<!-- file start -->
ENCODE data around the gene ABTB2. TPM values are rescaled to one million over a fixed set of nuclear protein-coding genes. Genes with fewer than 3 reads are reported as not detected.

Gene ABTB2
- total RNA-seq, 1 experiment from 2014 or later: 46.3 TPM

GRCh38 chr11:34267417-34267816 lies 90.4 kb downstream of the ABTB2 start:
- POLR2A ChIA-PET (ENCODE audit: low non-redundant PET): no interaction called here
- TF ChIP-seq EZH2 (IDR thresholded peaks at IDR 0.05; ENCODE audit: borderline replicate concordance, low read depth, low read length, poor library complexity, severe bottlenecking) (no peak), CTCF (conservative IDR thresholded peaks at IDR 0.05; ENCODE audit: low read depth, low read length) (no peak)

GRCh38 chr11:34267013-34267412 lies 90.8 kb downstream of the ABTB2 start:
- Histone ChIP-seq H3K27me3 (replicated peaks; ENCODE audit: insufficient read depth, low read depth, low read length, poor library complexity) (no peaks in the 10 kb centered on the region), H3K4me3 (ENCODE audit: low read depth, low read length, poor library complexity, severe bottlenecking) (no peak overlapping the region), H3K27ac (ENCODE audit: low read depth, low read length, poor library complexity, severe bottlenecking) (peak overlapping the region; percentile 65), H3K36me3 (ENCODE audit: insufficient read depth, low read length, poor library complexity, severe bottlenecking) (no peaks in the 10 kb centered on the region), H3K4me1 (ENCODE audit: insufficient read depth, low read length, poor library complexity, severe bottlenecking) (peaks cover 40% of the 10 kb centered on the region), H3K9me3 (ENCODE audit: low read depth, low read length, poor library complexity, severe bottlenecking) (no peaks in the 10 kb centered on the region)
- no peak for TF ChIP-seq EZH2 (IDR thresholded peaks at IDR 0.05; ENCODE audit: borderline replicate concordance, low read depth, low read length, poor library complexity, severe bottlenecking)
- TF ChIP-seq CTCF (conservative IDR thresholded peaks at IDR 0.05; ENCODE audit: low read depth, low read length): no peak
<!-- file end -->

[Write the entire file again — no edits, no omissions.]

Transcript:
ENCODE data around the gene ABTB2. TPM values are rescaled to one million over a fixed set of nuclear protein-coding genes. Genes with fewer than 3 reads are reported as not detected.

Gene ABTB2
- total RNA-seq, 1 experiment from 2014 or later: 46.3 TPM

GRCh38 chr11:34267417-34267816 lies 90.4 kb downstream of the ABTB2 start:
- POLR2A ChIA-PET (ENCODE audit: low non-redundant PET): no interaction called here
- TF ChIP-seq EZH2 (IDR thresholded peaks at IDR 0.05; ENCODE audit: borderline replicate concordance, low read depth, low read length, poor library complexity, severe bottlenecking) (no peak), CTCF (conservative IDR thresholded peaks at IDR 0.05; ENCODE audit: low read depth, low read length) (no peak)

GRCh38 chr11:34267013-34267412 lies 90.8 kb downstream of the ABTB2 start:
- Histone ChIP-seq H3K27me3 (replicated peaks; ENCODE audit: insufficient read depth, low read depth, low read length, poor library complexity) (no peaks in the 10 kb centered on the region), H3K4me3 (ENCODE audit: low read depth, low read length, poor library complexity, severe bottlenecking) (no peak overlapping the region), H3K27ac (ENCODE audit: low read depth, low read length, poor library complexity, severe bottlenecking) (peak overlapping the region; percentile 65), H3K36me3 (ENCODE audit: insufficient read depth, low read length, poor library complexity, severe bottlenecking) (no peaks in the 10 kb centered on the region), H3K4me1 (ENCODE audit: insufficient read depth, low read length, poor library complexity, severe bottlenecking) (peaks cover 40% of the 10 kb centered on the region), H3K9me3 (ENCODE audit: low read depth, low read length, poor library complexity, severe bottlenecking) (no peaks in the 10 kb centered on the region)
- no peak for TF ChIP-seq EZH2 (IDR thresholded peaks at IDR 0.05; ENCODE audit: borderline replicate concordance, low read depth, low read length, poor library complexity, severe bottlenecking)
- TF ChIP-seq CTCF (conservative IDR thresholded peaks at IDR 0.05; ENCODE audit: low read depth, low read length): no peak